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Should you consider Michael Clark and the Fidelity MoneyBuilder Dividend fund?

We continue to suggest that UK exposure forms the core when building an equity portfolio, and this is a strategy that has served investors well in recent years. Even with the market dipping slightly in price terms in 2014, when you factor in dividends it still delivered positive returns – in fact, 2014 was the eighth year in the last ten that it has done so.

Lee Dooley Lee Dooley
27 February 2015

Michael Clark has produced good returns to investors since taking over the Fidelity MoneyBuilder Dividend fund. Clark has a more conservative investment style than most fund managers in the UK equity income sector – he goes for companies with understandable business models, strong balance sheets and predictable cashflows, and those he believes will be able to deliver sustainable dividends. These are mostly mid or large-size UK companies but you’ll come across a handful of overseas companies too, because Clark takes advantage of the flexibility his mandate gives him to invest up to 20% of the fund in businesses listed outside the UK.

Our senior research analyst, Tom White, explains: “Clark’s style means he tends to favour certain industries. Healthcare is a good example and, like Woodford, he currently holds GlaxoSmithKline and AstraZeneca, as well as Swiss rivals Novartis and Roche. Other examples are utilities (companies such as National Grid and Centrica) and consumer goods (drinks maker Diageo and sugar giant Tate & Lyle feature in the fund). He has also been avoiding typically riskier names in the banking and mining sectors. This investment style typically leads the fund to provide low volatility returns and a degree of protection from falling markets and, while he can lag in rising markets, over his career Michael Clark has provided benchmark-beating performance.”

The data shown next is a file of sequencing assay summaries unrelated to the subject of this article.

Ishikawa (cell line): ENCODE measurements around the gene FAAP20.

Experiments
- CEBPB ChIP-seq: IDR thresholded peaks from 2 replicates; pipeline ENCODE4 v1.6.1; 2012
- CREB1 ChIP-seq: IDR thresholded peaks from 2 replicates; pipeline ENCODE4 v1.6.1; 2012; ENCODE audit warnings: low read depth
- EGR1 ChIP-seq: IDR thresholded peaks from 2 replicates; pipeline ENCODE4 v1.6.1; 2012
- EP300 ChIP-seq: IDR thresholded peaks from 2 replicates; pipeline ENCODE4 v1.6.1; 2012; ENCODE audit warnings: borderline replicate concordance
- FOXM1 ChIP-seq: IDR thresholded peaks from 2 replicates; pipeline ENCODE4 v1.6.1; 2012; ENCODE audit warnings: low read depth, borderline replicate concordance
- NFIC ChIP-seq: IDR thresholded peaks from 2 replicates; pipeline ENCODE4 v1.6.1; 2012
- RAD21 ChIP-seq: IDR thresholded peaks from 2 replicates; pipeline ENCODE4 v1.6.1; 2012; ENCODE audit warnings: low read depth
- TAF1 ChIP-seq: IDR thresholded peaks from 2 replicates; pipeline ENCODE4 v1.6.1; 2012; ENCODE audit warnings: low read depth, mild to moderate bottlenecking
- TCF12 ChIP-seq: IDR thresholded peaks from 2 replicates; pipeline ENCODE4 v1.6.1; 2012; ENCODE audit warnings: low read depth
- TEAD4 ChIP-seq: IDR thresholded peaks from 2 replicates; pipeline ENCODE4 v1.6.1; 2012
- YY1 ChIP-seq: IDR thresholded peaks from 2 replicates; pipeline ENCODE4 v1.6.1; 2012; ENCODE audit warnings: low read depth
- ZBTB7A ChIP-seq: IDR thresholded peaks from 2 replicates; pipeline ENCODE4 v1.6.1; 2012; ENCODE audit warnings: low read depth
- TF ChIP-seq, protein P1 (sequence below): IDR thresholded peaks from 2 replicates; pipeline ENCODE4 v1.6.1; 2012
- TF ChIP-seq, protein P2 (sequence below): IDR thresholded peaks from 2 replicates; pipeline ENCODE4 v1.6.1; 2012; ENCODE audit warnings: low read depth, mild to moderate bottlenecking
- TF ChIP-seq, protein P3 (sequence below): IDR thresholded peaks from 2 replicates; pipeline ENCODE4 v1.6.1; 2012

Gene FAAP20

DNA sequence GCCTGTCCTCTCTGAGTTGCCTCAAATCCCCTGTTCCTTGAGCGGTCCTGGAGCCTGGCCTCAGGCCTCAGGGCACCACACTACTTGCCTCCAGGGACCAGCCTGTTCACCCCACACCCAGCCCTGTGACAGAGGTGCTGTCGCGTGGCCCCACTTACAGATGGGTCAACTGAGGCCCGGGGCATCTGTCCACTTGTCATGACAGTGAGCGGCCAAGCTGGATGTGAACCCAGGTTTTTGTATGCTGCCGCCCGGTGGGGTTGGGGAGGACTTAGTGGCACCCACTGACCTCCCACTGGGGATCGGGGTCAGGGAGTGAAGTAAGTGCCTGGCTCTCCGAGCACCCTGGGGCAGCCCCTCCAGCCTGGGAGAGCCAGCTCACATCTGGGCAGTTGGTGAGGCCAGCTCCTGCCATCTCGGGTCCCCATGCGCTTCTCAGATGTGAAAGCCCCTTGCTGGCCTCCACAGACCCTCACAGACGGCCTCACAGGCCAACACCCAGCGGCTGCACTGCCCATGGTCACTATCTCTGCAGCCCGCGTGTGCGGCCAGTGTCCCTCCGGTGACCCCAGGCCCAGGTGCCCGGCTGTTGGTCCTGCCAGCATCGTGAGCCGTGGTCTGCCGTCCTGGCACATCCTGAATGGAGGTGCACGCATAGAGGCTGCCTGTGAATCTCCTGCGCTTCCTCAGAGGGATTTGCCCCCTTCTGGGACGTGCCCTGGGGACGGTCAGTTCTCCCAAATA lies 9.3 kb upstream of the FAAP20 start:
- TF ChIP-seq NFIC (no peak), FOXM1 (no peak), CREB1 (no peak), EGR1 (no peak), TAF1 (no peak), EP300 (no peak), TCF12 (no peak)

With many of the UK’s dividend-paying companies now found in more volatile industries such as mining and energy, the equity income sector may be riskier than it has been historically. We therefore believe the more cautious approach of Fidelity MoneyBuilder Dividend makes it a valuable option for investors who are in search of an income but concerned about their level of risk.

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The value of investments, and the income derived, can go down as well as up, and you can get back less than you originally invested. Funds may carry different levels of risk depending on the industry sector(s) in which they invest. You should ensure that you understand the nature of any fund before you invest in it. Prevailing tax rates and reliefs are dependent on your individual circumstances and are subject to change. This article does not constitute personal advice.